New sales

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This is our playbook for managing new sales. These are customers who have contacted sales proactively - we don't do outbound sales. Some large customers have a very prescriptive internal process that you will need to follow, but for the vast majority of our customers you will be the one driving process (and even for customers with a defined process, don't just sit back and be a passenger!).

Sales process

This is an overview for what you should actually be doing with a customer at each stage of the sales process. For details on how to log this in HubSpot specifically, visit the relevant HubSpot flow.

1. People contact us

Most people fill in the contact sales form via the website. Some email or raise a Zendesk ticket.

2. We assign and qualify

Cameron reviews these and decides whether to route to self-serve, schedule a demo, or pass to Simon (if they seem Very Large). This handoff is currently a gut feel based on company size/revenue as Very Large customers may technically be considered low ICP per our scoring.

3. Initial demo

Some general principles:

  • Be genuinely helpful - our customers usually already have specific problems in mind, so help them solve those first rather
  • Get to the point - our ICP is technical and particularly sensitive to sales BS
  • Don't promise things we can't/don't want to deliver
  • Get into the actual demo as quickly as possible - you should spend most of your time here, not presenting PostHog's vision

We have a simple deck (seriously, it's like 5 slides) - ask someone on the Sales team for an invite to our Pitch account so you can create customized versions.

You generally want to make sure you cover:

  • Introduction, who is there, and what their roles are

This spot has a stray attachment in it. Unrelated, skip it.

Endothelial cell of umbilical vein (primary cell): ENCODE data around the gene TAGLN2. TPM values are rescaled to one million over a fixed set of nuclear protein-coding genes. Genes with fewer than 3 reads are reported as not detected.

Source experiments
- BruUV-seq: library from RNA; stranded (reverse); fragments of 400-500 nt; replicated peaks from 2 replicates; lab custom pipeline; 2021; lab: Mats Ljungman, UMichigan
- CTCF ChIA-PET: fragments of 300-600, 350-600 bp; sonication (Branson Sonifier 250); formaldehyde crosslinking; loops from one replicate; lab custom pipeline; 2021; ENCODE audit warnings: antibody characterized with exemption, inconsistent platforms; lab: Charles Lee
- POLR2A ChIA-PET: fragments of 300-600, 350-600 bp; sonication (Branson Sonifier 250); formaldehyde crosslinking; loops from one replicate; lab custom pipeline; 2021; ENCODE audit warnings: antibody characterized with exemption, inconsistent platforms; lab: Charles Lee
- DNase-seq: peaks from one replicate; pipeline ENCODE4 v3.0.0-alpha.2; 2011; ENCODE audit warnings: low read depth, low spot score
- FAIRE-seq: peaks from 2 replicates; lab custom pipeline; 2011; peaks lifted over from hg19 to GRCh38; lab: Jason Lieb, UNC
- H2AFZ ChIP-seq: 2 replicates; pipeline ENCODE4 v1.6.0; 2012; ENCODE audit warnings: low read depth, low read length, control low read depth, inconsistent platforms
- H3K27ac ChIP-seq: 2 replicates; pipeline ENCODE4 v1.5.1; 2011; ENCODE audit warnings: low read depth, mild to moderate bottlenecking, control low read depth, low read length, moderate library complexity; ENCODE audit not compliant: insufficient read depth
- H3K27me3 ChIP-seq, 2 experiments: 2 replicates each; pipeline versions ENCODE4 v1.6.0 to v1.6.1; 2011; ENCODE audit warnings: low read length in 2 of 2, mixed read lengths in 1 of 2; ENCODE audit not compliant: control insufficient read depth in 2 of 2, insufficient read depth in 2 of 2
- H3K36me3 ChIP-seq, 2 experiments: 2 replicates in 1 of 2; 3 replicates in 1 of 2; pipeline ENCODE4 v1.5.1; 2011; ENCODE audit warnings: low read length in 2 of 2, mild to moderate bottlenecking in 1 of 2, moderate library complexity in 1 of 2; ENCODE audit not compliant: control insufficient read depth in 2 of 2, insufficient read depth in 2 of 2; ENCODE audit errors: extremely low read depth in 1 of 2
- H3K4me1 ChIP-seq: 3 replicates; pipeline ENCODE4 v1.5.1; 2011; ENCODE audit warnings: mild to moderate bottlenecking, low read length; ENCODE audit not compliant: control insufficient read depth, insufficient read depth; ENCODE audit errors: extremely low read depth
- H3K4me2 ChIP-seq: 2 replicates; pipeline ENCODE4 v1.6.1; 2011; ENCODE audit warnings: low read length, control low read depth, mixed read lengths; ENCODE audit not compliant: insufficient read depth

• Why they are here
  • Opportunity for them to ask up-front questions and get direct answers to them
  • Demo product features according to what they need
  • Consider complementary products, e.g. analytics + replay; analytics + warehouse; surveys + flags
  • More Q&A
  • Pricing - try and understand what their likely usage and spend is, as well as willingness to spend / commit to an annual plan
  • Next steps - this is really important, don't just end the demo with no clear follow up action

At the end of the demo we might realise that they will be too small (<$20k) for us to go through our sales-led process, so you should route to self-serve.

4. Product evaluation

If you think they are a good prospect for our sales-led process, your first priority is to try and get them into a shared Slack channel as quickly as possible.

You should then follow up with a standard email/Slack message that:

  • Summarizes what they’re after and how Posthog is a great/bad fit
  • Lays out next steps on both sides
  • Shares a proposed timetable for the evaluation and onboarding process
  • Includes any useful links (e.g. Docs page, competitor comparisons, relevant case studies)

The AE acts as the support person during this period, usually answering questions in Slack.

We usually set up the following trials depending on likely contract size:

  • $20-60k - 2 weeks
  • $60k+ - 1 month

Depending on the product they are most interested in, we usually have the customer set up the following:

  • Product/web analytics + session replay: get tracking set up, turn on replay, privacy controls, figure out user ID, get set up insights/dashboards.
  • Feature flags + experiments: snippet, FF in the code, person ID and properties for targeting, deploy flag, run the experiment.
  • Surveys: deploy a survey
  • Data warehouse: TBD

Set yourself a reminder for halfway through their evaluation period to look at their usage then put together a commercial proposal.

5. Security review

Most customers don't need this beyond sharing our existing documentation. This step often occurs in parallel with product evaluation.